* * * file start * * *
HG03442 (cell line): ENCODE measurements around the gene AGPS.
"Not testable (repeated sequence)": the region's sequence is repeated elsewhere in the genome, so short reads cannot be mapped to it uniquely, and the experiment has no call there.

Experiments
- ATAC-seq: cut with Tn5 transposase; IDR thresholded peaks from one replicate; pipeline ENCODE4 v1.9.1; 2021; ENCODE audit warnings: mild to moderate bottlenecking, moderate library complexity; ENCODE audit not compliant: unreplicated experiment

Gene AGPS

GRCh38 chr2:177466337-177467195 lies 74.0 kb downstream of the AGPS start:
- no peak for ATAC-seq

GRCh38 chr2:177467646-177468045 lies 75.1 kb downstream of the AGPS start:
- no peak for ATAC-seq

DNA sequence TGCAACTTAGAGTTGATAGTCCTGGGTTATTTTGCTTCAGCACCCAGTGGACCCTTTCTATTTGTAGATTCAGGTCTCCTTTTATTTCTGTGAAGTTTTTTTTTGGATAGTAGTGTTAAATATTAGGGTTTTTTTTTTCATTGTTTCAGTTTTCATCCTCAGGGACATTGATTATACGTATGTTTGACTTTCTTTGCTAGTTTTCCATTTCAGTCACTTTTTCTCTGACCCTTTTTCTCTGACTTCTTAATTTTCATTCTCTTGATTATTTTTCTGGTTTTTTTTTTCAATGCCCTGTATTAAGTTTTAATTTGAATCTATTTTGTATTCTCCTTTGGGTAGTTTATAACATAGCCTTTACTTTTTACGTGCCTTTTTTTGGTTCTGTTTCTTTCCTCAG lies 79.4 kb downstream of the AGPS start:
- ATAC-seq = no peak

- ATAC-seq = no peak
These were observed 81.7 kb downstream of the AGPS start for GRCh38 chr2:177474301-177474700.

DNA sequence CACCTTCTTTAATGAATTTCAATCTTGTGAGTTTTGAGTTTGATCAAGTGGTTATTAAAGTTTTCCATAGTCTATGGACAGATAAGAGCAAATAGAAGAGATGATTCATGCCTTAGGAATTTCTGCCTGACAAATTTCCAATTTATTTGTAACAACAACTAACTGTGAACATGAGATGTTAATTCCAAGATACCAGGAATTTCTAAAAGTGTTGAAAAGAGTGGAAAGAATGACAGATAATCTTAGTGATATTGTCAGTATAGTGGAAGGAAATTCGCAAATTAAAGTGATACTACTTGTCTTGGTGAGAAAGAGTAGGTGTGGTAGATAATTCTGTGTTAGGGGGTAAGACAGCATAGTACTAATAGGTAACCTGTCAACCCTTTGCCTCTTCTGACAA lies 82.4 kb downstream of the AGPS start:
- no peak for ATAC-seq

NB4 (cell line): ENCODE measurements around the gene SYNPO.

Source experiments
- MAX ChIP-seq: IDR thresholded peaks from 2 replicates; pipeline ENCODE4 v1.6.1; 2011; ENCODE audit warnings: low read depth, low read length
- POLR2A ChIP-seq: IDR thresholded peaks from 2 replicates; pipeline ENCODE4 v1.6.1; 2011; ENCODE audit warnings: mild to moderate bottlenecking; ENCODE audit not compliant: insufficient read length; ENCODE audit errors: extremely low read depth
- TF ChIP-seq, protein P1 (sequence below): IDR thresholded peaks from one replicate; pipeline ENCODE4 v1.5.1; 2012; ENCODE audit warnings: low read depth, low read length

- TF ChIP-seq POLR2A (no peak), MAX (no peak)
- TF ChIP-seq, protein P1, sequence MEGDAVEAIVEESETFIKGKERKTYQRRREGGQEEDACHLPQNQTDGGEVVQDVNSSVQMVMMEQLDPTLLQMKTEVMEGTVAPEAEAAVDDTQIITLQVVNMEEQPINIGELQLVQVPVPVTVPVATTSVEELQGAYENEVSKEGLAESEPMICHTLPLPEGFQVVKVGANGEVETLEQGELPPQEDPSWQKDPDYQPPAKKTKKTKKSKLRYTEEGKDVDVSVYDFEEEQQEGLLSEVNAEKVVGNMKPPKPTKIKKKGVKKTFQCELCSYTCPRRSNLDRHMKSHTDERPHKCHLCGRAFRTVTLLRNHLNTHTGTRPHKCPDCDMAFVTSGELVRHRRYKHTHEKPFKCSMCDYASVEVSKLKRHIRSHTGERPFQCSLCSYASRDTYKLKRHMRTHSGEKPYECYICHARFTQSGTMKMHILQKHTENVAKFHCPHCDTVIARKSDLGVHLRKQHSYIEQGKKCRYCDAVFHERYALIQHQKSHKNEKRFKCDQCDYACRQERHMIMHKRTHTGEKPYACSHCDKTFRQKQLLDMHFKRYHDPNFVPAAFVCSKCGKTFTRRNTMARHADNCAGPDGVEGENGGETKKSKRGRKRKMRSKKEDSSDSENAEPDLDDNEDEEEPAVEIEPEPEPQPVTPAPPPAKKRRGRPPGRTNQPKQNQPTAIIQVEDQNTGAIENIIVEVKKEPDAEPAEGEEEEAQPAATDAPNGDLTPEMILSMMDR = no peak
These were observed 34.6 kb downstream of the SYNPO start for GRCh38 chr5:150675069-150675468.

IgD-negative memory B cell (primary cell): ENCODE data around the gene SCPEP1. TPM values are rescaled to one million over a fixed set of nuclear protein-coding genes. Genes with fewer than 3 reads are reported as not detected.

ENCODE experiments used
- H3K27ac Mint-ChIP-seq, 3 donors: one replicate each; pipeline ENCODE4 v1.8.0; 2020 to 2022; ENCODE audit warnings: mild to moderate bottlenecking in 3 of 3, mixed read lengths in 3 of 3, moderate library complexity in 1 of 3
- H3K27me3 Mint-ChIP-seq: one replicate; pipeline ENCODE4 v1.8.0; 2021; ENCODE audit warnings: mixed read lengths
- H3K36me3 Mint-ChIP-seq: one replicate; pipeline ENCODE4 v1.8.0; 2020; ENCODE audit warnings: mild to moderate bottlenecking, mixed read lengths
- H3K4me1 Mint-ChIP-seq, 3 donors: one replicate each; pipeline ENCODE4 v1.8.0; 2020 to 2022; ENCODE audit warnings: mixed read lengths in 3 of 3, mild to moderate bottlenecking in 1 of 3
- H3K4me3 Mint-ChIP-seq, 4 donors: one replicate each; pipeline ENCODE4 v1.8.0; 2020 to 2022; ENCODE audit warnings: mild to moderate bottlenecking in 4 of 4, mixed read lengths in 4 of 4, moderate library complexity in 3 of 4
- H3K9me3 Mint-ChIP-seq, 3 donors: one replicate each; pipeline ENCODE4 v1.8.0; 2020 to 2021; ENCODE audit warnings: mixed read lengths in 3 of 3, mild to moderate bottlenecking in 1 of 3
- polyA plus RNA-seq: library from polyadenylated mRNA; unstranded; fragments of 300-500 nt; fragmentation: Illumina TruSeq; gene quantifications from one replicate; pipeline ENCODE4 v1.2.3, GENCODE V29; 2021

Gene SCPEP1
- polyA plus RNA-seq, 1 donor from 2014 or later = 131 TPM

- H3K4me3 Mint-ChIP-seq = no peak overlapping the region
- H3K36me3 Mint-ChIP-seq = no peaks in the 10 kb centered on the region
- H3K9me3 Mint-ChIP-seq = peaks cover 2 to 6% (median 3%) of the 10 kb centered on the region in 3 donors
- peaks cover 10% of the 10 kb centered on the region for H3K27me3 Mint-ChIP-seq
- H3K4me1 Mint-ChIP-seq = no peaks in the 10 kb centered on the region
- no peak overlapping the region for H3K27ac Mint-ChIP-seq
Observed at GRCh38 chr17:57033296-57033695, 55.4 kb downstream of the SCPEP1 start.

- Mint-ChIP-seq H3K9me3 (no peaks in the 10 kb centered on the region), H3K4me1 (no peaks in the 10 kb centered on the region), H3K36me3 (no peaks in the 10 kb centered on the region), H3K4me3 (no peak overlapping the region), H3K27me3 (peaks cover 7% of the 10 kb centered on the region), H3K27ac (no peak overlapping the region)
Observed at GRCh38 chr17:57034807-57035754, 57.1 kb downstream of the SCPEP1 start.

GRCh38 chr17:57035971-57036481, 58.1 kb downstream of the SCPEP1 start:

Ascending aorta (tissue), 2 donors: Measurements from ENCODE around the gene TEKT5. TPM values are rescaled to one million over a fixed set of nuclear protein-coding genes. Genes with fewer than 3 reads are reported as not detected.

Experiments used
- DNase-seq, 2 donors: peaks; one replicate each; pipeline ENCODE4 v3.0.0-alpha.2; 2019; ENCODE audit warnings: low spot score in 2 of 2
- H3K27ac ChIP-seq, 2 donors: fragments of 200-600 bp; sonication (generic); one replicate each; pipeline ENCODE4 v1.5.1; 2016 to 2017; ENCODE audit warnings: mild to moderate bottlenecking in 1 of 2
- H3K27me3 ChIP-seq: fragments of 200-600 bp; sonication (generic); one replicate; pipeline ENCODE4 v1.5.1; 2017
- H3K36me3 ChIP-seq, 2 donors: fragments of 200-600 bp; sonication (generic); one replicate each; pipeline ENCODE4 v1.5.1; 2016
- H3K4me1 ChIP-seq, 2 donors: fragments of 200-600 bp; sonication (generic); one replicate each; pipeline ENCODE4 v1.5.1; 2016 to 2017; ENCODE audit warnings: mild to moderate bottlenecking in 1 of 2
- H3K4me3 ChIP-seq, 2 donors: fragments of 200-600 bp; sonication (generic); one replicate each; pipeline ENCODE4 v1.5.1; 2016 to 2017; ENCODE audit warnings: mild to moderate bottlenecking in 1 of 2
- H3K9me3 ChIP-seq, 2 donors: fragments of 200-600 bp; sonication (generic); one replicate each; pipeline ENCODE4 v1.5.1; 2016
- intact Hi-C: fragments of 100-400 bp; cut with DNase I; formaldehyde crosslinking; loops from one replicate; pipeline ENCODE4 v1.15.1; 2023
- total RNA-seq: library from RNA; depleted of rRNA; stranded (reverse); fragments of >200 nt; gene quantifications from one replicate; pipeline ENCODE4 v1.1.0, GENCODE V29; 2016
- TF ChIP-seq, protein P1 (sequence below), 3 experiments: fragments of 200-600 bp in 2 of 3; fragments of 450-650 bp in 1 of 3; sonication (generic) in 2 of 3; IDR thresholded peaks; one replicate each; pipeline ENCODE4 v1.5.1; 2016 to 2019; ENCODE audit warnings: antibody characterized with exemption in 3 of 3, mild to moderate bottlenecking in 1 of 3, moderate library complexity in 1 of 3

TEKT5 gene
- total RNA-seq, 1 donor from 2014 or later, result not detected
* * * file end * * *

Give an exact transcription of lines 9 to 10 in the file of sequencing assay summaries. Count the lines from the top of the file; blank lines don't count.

- no peak for ATAC-seq

DNA sequence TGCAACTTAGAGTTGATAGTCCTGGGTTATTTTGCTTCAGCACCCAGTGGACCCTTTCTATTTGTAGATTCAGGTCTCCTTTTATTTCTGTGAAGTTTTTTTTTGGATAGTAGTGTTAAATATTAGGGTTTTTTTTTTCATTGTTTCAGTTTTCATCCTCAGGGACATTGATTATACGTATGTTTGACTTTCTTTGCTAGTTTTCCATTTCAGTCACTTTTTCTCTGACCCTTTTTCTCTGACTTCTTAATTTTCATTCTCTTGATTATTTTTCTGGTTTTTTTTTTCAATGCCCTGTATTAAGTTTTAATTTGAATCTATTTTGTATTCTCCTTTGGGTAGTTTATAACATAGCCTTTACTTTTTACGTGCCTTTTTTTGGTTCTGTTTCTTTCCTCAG lies 79.4 kb downstream of the AGPS start: